By Richard Thomas
Whiskey is a quintessentially American drink, a connection that becomes clear when one sees how interwoven it is with American history. The story of American Whiskey is the journey of a rough, unaged distilled spirit made by farmers because it was cheaper to move than grain or flour growing and maturing into today’s modern, multi-billion dollar industry servicing markets around the world.
It’s a complex, multi-faceted history, replete with famous, sometimes legendary figures who are the namesakes of the biggest brands, as well as obscure industrial barons who were perhaps more important than Evan Williams or Elijah Craig. It’s a story marked by both crime and war on the one hand, and genteel Southern mythology, innovative chemists and earnest yeoman farmers on the other.
One way of telling this story is through the law, because few things in real, practical life are as inevitably and tightly bound together as liquor, law and taxation. From that perspective, six events shaped American Whiskey as we know it today.
The 1791 Whiskey Tax
America’s first embrace of that inevitable, tight bind between liquor and taxes came with the passage of the 1791 Excise Whiskey Tax, a measure sponsored by Treasury Secretary Alexander Hamilton as a means of financing the country’s national debt. It was also an early example of a now all-too-familiar theme in American tax bills, namely heavy favor shown to a special interest. Founding Bankster Alexander Hamilton made sure the terms of the excise tax favored large, industrial distillers (such as President George Washington, then perhaps the country’s biggest distiller), while slighting small distillers.
Frontier farmers were not amused, and in Western Pennsylvania resistance to the law spiraled into outright insurrection. The Whiskey Rebellion fizzled when Washington called the bluff of the tax evaders and mustered a militia army, but many of these farmer-distillers chose to migrate from Western Pennsylvania to Kentucky and *temporarily) escape the taxman. Thus, the beginnings of Pennsylvania’s rye whiskey tradition pollinated the creation of Kentucky’s bourbon whiskey.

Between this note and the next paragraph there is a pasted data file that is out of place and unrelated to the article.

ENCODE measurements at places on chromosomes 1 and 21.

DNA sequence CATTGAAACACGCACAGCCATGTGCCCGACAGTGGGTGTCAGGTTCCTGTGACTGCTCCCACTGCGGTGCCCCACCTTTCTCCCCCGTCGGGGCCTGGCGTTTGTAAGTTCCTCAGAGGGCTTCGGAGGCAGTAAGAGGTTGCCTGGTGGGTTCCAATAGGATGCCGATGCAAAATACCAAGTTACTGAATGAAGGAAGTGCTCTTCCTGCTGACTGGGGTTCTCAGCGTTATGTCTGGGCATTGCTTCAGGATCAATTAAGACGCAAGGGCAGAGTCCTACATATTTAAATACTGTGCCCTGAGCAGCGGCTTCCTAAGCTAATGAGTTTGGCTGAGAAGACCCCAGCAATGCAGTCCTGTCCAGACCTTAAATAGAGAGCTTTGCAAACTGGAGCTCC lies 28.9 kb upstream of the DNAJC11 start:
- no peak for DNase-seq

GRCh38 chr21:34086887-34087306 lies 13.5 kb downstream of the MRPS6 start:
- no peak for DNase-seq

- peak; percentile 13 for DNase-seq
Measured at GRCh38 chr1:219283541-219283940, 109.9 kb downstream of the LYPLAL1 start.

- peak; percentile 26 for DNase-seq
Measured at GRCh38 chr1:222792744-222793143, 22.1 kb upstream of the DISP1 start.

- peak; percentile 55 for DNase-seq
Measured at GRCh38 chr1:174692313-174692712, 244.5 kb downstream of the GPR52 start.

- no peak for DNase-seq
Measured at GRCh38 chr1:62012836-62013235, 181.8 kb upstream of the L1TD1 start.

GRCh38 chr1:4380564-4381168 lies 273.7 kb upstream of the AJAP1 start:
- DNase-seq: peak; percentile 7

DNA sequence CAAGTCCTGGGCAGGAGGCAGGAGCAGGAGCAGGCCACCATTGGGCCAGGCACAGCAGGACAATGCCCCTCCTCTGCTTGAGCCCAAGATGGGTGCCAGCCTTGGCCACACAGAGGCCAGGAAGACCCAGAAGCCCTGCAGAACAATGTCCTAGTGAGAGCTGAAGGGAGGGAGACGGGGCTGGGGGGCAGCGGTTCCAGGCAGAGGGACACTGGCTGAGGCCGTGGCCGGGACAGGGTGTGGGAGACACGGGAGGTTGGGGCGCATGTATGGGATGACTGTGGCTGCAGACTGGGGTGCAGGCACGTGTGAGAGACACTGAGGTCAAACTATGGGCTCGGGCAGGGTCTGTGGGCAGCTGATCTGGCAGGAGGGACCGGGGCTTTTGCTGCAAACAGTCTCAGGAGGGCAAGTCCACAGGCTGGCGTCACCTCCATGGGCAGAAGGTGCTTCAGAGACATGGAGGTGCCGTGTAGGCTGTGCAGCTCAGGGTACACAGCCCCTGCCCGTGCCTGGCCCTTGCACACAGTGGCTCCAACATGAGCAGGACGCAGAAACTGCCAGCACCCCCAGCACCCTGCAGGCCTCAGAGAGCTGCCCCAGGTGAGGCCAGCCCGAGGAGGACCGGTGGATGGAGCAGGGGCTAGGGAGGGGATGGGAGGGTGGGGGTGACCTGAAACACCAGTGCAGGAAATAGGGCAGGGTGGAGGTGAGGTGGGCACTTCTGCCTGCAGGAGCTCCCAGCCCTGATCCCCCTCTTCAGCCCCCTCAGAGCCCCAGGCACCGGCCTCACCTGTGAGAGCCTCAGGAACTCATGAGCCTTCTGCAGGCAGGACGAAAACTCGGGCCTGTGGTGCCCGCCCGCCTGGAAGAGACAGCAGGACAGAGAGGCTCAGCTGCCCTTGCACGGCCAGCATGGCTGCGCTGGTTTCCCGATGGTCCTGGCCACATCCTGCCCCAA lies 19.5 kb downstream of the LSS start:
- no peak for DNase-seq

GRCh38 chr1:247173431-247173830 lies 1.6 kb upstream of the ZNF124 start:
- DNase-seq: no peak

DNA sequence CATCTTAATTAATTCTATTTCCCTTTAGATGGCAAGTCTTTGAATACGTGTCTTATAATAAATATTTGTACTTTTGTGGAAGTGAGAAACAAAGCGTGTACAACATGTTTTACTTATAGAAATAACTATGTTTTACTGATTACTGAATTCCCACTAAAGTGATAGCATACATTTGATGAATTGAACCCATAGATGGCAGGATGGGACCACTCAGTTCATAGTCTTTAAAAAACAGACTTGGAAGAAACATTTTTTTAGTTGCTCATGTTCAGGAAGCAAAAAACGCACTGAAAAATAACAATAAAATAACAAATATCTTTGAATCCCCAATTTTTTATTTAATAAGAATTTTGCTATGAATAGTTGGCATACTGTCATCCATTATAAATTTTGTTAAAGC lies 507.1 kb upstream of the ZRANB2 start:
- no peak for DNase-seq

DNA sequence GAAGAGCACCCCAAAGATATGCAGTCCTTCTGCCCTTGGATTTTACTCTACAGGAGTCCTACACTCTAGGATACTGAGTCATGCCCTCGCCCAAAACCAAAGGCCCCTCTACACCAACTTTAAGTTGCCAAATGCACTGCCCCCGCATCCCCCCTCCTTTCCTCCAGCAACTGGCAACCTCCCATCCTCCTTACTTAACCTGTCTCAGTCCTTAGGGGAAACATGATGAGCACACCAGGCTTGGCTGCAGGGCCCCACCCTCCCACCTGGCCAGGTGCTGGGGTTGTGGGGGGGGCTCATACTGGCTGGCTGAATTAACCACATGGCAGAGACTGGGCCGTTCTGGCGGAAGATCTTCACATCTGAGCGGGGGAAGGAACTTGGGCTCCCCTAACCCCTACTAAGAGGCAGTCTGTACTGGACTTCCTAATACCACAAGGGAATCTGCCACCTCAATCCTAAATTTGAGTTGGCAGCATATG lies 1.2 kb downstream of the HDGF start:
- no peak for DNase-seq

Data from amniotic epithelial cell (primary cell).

Honest Abe Taxes Distillers
Thomas Jefferson repealed the whiskey tax in 1802, which was then revived briefly to help pay for the War of 1812, before being repealed again. For almost five decades, there was no Federal tax on distilling spirits.
That changed in 1862, when Lincoln reintroduced excise taxes on distilled spirits and wine to help fund the Civil War. From that point forward, so long as Americans were making whiskey, the making part was taxed by the Federal government. As a rule those taxes always went up; any effective reduction in taxation on whiskey came as a result of inflation eroding the real value of the tax rather than a tax cut. In fact, the only Federal tax cut the manufacture of whiskey and other distilled spirits has ever received was under the tax bill passed in 2017.
The Bottled In Bond Act
The late 19th Century was the era of robber barons and Progressives, and one of the things the latter were trying to force the former to do was make sure the food and drug items on the market were safe. The whiskey industry was one sector where the giants of the business embraced, rather than fought, the spirit of the Progressives. Led by Colonel E.H. Taylor, they sponsored the passage of the Bottled in Bond Act of 1897.
Most bourbon enthusiasts are familiar with the provisions of this act. Any whiskey bearing the designation must: 1) have been made at one distillery in a single distilling season; 2) be aged under in a government-supervised warehouse; 3) be at least four years old; and 4) be bottled at 100 proof.